The allotments that enclosed the garages, occupied a large open area on the west side of a tall hill, and commanded a panoramic view of the city, which, in certain lights, seemed very close, yet just as often appeared remote. Head-high weeds crowded in, obscuring the narrow paths, which Bede attempted to follow through the abandoned plots. Brambles, heavily-laden with glossy, ripe fruit, grabbed and tore at his bare legs. There were obvious signs that the land had only recently fallen into disuse: burgeoning, overrun flowerbeds; a wild tangle of vermillion-flowered runner beans blocked Bede’s way. Grabbing the lush, bean tentacles in both hands, he dragged them roughly to either side, tore open a ragged aperture and pushed his way through. Big, bushy potato plants grew up through the gravel and broke easily as he lifted his feet and trod heavily on top of them.

The dog came into the lock-up and sat down in front of him. Wearing an expectant look, it stared up at his face, pressing its snout against his leg when it failed to get his attention. Bede, heavily engrossed in his book, pushed the animal gently away without looking down. It moved off a little, stood very still for a few seconds, and then scuttled around in a tight circle, nose poking inquisitively on the ground, as if arranging some non-existent blanket. Then it folded its front legs, lowered its head, and dropped its hindquarters to the floor. Raising its head once more to yawn, the dog flopped slowly on to its flank, gave a great sigh and almost immediately, began to snore.

Prologue: the story is over and now it can begin

Negotiations for the sale of foreign rights to Bede’s book came to an abrupt end, when the anarchist government closed our company down. From what we have been able to ascertain, not a single bound advance copy survived. Serendipitously, and to our great joy and surprise, a photocopy of the original, handwritten manuscript, which had been sent abroad to foreign publishers for their consideration, and had languished, forgotten, in a cupboard for more than twenty years, was recently discovered and kindly returned to us. Although the paper has yellowed and the writing is somewhat faded, the text is entirely legible.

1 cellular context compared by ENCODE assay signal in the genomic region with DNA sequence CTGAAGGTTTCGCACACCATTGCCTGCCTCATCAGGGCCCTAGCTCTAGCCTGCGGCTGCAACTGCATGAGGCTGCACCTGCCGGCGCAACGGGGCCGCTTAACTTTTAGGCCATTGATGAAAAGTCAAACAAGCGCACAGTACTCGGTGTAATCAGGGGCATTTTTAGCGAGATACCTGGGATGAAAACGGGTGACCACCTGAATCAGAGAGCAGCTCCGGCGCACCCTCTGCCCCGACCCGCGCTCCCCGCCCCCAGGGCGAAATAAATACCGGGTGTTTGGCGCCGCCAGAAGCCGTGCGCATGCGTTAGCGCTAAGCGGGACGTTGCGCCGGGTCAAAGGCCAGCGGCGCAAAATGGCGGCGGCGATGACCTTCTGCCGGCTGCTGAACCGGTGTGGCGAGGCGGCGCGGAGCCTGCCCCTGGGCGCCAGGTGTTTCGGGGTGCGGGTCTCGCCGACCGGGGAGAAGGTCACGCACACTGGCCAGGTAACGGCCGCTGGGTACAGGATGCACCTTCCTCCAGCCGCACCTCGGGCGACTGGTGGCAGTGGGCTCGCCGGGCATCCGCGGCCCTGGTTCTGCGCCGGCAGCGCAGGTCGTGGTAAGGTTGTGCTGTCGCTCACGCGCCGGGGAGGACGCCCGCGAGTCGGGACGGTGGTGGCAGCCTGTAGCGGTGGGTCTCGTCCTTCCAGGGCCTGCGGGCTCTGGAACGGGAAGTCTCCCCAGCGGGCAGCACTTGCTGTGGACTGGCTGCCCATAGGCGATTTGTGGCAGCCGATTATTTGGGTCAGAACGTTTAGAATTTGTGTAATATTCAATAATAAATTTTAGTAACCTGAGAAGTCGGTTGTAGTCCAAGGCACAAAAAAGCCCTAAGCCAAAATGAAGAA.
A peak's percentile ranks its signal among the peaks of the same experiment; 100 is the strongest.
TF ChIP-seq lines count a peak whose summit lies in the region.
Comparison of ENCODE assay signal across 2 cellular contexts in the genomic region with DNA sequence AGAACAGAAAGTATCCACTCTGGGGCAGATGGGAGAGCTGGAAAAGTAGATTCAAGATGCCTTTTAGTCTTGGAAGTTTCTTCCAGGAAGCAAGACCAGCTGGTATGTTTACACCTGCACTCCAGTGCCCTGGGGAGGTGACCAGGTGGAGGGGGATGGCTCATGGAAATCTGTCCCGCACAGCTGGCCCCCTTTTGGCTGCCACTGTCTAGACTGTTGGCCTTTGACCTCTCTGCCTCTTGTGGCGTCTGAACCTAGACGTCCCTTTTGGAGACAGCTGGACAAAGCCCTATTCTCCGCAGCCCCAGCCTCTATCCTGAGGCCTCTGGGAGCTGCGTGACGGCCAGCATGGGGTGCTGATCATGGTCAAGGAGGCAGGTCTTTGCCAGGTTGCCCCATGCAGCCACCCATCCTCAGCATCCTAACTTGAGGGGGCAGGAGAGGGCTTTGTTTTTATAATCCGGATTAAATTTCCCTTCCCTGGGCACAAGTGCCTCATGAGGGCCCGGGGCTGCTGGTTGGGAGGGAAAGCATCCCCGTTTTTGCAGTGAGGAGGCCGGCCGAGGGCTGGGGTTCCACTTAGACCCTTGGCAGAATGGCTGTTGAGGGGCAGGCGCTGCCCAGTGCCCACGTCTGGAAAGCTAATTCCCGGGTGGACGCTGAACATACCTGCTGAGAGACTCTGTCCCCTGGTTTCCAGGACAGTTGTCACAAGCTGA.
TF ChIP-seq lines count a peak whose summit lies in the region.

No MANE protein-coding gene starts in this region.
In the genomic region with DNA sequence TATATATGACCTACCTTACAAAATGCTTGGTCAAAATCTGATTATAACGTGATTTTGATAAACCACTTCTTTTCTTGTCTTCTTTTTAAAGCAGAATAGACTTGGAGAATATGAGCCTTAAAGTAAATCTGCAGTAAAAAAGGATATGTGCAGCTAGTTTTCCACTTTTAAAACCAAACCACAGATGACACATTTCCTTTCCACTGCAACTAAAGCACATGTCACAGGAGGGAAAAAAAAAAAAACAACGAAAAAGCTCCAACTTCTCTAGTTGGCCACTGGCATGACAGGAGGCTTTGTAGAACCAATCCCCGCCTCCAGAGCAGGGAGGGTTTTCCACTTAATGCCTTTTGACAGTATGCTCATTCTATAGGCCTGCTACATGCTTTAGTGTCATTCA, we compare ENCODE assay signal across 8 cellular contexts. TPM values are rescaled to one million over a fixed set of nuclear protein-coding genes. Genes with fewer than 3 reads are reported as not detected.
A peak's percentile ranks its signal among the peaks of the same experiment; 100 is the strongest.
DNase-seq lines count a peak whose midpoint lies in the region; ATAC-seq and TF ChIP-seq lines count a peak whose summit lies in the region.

Curiously, as we prepared for the book’s belated publication, a date-stamped set of the original printers’ proofs materialised. The plain, unmarked envelope containing the lightly-scorched bundle was pushed through the company’s letterbox late at night and contained no indication inside as to its origin. CCTV cameras had picked up the obscure image of what looked like an elderly woman on a bicycle passing close to the building at about the appropriate time but apart from her, there is nothing to suggest who might be responsible for delivering the package.

The handwriting style of the notes and the amendments on the proofs, in an assortment of inks and shades of mostly blues and black, some, but certainly not all, of which were clearly written before the scorching had occurred – bore remarkable similarities to that of the original manuscript. Although the central, anecdotal theme was left intact, significant rewriting had occurred in several places: the first chapter was almost entirely reconstructed, and included several additions; most notably, a final chapter had been appended. Bede’s recurring dream, present throughout, was also added later. Curiously, the detailed description of the eye-test is consistent with contemporary, up-to-date technology and methods, which would have been less sophisticated at the time the original manuscript was produced. Leading experts also believe that the references to the dog might well have been put in very recently, perhaps after the finding of the burned bodies of a man and dog had been reported in the media. Our initial inference was that, whoever amended the proofs – and, as the book’s publishers, we are convinced that this was Bede himself – had at least at some stage been keen to have the world believe that he was dead.